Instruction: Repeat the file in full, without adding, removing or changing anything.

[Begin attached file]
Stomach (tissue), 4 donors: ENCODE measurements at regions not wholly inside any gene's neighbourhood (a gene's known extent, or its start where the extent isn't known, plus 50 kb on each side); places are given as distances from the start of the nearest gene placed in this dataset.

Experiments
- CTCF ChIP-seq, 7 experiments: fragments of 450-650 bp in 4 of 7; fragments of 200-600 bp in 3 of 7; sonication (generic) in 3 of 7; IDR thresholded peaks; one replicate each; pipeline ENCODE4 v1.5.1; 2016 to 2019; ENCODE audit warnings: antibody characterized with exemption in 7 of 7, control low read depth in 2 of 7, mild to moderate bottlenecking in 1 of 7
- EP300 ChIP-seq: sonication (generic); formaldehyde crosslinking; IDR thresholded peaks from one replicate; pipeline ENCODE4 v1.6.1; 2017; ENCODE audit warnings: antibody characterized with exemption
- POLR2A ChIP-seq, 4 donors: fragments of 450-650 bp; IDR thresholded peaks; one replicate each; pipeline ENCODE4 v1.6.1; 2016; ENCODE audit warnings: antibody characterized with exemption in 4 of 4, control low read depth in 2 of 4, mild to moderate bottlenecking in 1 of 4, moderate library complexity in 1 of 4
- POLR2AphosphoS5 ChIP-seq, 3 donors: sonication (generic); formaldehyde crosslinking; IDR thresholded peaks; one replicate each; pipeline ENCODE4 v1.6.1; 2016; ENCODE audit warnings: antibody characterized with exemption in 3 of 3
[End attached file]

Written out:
Stomach (tissue), 4 donors: ENCODE measurements at regions not wholly inside any gene's neighbourhood (a gene's known extent, or its start where the extent isn't known, plus 50 kb on each side); places are given as distances from the start of the nearest gene placed in this dataset.

Experiments
- CTCF ChIP-seq, 7 experiments: fragments of 450-650 bp in 4 of 7; fragments of 200-600 bp in 3 of 7; sonication (generic) in 3 of 7; IDR thresholded peaks; one replicate each; pipeline ENCODE4 v1.5.1; 2016 to 2019; ENCODE audit warnings: antibody characterized with exemption in 7 of 7, control low read depth in 2 of 7, mild to moderate bottlenecking in 1 of 7
- EP300 ChIP-seq: sonication (generic); formaldehyde crosslinking; IDR thresholded peaks from one replicate; pipeline ENCODE4 v1.6.1; 2017; ENCODE audit warnings: antibody characterized with exemption
- POLR2A ChIP-seq, 4 donors: fragments of 450-650 bp; IDR thresholded peaks; one replicate each; pipeline ENCODE4 v1.6.1; 2016; ENCODE audit warnings: antibody characterized with exemption in 4 of 4, control low read depth in 2 of 4, mild to moderate bottlenecking in 1 of 4, moderate library complexity in 1 of 4
- POLR2AphosphoS5 ChIP-seq, 3 donors: sonication (generic); formaldehyde crosslinking; IDR thresholded peaks; one replicate each; pipeline ENCODE4 v1.6.1; 2016; ENCODE audit warnings: antibody characterized with exemption in 3 of 3